TO THE EDITOR:
Years ago, my favorite engineering professor said something I recall when I drive a hybrid: "Don't use two tools to do one job."
Interpretation: Don't use two powerplants to propel one car. I believe there's merit in that.
Consider the architecture of a hybrid: A small internal combustion engine is paired with an electric motor and heavy battery. This is heavier than efficient gasoline-powered engines. Hybrids require a transmission (more weight) because gas motors operate within a narrow rev range.
The car needs stronger springs and dampers and bigger brakes. As weight increases, the benefit for the hybrid diminishes. I see more drawbacks than advantages.
That professor taught me the simpler engineering solution is best, but hybrids are complex and expensive. More parts to go wrong as miles accumulate.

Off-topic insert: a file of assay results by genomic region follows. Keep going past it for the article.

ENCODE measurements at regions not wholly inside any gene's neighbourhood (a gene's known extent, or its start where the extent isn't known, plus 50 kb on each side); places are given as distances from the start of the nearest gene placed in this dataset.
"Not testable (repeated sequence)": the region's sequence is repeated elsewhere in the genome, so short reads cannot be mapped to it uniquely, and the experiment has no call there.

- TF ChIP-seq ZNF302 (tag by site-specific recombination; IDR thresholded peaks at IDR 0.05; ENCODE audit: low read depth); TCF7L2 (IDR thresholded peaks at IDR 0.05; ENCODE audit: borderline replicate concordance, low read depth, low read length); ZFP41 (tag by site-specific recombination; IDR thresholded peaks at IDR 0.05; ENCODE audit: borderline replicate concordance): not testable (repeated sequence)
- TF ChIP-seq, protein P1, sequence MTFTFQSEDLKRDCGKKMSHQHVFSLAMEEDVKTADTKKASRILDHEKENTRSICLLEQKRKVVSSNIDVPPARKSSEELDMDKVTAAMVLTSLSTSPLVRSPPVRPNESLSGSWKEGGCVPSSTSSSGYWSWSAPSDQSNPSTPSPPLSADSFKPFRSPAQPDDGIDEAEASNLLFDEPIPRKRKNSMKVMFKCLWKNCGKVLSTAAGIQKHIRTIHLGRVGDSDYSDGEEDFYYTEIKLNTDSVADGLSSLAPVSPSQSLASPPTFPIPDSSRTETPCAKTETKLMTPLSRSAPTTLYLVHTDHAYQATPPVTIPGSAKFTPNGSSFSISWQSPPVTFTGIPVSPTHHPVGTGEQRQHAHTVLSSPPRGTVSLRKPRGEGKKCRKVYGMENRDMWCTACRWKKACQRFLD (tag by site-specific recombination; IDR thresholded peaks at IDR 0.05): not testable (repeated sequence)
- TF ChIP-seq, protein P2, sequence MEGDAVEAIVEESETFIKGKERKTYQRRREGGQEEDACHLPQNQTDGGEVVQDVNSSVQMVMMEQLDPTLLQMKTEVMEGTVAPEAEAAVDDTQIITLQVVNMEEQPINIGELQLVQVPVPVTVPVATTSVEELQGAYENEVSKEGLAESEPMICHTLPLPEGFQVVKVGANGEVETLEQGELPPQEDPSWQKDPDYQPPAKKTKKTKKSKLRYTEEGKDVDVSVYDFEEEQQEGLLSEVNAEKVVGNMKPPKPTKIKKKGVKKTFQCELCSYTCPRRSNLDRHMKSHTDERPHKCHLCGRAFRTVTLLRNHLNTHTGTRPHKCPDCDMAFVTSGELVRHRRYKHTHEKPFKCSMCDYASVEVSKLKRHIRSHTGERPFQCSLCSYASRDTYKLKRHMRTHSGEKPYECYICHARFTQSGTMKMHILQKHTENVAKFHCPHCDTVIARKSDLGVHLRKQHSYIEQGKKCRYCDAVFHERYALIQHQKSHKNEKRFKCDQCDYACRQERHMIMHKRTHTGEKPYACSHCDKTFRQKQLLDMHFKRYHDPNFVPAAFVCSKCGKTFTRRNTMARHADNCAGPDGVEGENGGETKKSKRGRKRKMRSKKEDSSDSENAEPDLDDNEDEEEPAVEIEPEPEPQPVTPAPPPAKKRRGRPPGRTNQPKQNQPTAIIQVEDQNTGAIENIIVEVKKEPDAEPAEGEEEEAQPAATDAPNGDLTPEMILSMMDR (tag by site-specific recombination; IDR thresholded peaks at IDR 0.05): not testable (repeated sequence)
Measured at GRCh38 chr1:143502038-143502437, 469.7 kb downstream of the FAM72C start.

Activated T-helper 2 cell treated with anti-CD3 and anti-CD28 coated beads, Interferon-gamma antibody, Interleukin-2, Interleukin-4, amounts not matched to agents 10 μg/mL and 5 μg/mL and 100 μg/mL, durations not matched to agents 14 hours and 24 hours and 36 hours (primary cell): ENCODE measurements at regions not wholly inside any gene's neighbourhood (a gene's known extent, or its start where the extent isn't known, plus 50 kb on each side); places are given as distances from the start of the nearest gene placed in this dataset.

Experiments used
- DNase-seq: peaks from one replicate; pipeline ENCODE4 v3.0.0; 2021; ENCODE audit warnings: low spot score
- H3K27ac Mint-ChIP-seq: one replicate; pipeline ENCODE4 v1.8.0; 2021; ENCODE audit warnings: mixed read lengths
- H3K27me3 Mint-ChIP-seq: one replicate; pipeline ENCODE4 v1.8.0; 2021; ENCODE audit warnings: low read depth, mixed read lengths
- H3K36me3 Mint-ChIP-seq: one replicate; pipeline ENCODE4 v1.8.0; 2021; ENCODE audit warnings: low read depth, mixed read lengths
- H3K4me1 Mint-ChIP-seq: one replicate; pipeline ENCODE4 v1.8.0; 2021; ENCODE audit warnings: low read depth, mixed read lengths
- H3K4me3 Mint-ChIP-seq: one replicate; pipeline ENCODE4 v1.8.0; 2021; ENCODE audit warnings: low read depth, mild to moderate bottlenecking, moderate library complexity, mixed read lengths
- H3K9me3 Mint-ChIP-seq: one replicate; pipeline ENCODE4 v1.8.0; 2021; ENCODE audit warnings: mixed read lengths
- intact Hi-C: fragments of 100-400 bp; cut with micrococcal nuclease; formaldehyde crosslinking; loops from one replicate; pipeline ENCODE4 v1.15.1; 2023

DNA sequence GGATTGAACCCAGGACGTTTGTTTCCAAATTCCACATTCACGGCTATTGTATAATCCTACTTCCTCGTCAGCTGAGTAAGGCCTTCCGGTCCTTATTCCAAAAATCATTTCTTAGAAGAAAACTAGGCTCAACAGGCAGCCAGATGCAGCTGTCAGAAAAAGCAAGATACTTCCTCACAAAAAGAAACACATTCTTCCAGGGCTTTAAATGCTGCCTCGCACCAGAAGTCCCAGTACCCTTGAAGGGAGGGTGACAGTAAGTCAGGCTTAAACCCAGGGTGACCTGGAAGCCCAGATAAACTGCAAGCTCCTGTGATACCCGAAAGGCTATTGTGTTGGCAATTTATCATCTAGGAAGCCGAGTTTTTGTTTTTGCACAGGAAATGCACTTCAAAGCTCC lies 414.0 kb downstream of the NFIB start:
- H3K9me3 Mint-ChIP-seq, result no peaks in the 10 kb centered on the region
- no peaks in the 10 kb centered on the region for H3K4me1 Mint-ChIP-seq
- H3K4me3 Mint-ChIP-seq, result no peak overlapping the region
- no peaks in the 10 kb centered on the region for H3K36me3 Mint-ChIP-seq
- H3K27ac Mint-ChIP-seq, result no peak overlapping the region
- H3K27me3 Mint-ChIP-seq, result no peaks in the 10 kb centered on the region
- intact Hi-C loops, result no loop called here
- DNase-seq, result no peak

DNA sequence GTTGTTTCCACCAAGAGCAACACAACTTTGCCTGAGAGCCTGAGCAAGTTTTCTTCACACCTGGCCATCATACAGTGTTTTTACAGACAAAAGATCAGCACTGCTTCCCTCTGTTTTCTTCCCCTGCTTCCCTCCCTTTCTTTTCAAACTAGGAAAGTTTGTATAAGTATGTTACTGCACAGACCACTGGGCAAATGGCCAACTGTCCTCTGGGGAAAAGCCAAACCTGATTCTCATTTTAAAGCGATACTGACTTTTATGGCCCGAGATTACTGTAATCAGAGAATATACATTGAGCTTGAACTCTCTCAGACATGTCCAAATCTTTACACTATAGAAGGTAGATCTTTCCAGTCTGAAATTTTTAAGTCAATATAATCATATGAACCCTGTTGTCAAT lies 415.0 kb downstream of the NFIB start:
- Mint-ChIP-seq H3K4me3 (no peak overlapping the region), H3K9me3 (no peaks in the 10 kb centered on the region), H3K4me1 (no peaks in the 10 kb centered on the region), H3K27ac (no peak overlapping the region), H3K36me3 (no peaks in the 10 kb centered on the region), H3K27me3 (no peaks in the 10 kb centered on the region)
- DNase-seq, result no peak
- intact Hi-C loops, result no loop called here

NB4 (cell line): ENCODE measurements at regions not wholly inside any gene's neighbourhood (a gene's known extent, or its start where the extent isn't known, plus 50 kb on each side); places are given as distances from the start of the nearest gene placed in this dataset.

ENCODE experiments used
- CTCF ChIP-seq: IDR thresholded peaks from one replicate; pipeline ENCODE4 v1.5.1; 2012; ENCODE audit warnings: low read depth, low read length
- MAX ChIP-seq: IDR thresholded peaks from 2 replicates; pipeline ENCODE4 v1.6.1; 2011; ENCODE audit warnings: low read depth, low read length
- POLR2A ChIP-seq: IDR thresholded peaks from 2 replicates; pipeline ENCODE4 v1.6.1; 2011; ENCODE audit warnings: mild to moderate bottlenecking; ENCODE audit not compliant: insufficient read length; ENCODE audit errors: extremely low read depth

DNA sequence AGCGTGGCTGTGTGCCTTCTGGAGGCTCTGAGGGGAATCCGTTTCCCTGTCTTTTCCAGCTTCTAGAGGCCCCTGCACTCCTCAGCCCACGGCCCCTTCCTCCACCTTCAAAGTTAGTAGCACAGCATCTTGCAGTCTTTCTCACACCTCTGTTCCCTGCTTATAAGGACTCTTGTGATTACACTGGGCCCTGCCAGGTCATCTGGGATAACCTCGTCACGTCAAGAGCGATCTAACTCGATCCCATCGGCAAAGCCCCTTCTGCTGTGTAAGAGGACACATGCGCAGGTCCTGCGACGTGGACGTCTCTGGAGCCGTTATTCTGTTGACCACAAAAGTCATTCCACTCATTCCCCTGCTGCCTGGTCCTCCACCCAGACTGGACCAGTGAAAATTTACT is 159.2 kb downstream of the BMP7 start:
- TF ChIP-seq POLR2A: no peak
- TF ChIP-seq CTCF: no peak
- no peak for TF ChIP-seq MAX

A solution: A single propulsion technology should be superior to a hybrid.
Electric car company Tesla is full of smart people, but challenges remain, including charge time and supercharger availability.
Motorcycle manufacturers offer efficient and powerful internal combustion engines in lightweight race cars. Motorcycles pollute more than electric cars but are still very efficient.
With reduced weight and improved streamlining, clean-burning internal combustion engines may have a future. With gas stations on every corner, refueling is fast and practical. Fuel prices have plummeted during the economic slump, making lightweight gas-powered cars cheap to operate.
Hybrids confuse me. Yes, I'm hoping for another decade enjoying an internal combustion engine nearing redline. Maybe I should ask my professor.
DANA LITTLE, Akron, Ohio